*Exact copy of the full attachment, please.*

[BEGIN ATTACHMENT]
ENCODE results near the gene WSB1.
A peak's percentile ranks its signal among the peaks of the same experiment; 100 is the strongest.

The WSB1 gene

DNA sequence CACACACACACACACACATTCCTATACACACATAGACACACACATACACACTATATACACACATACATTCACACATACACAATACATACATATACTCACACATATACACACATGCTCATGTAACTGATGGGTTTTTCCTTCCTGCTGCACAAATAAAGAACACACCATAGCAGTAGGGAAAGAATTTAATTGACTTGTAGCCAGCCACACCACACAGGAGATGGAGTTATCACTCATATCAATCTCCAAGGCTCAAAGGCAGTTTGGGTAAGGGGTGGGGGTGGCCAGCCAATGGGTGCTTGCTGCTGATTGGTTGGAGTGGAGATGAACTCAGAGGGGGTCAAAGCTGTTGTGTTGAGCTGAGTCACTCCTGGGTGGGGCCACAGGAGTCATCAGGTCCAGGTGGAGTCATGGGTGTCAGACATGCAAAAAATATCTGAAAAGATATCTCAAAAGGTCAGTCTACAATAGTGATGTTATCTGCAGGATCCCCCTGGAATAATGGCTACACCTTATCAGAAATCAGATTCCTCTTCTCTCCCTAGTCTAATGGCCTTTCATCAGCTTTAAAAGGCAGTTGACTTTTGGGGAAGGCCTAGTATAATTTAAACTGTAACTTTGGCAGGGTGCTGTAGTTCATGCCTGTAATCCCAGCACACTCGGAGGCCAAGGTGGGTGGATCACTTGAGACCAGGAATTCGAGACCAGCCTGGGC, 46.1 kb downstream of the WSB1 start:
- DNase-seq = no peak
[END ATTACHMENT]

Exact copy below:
ENCODE results near the gene WSB1.
A peak's percentile ranks its signal among the peaks of the same experiment; 100 is the strongest.

The WSB1 gene

DNA sequence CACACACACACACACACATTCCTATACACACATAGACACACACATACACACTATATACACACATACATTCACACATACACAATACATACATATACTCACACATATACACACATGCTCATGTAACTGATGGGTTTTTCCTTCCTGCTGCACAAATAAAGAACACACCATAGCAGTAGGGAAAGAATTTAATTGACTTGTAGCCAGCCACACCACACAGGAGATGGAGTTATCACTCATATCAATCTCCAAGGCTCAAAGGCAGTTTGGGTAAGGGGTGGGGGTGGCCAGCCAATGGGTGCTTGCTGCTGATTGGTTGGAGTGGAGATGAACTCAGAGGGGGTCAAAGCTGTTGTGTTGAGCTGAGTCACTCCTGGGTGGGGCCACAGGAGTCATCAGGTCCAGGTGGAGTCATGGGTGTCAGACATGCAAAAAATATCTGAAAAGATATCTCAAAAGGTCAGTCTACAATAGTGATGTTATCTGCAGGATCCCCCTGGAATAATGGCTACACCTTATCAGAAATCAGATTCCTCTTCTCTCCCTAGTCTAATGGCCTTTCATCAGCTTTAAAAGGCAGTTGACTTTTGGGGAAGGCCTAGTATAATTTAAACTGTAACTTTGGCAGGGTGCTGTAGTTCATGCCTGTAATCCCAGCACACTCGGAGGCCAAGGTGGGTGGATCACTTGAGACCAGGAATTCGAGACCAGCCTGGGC, 46.1 kb downstream of the WSB1 start:
- DNase-seq = no peak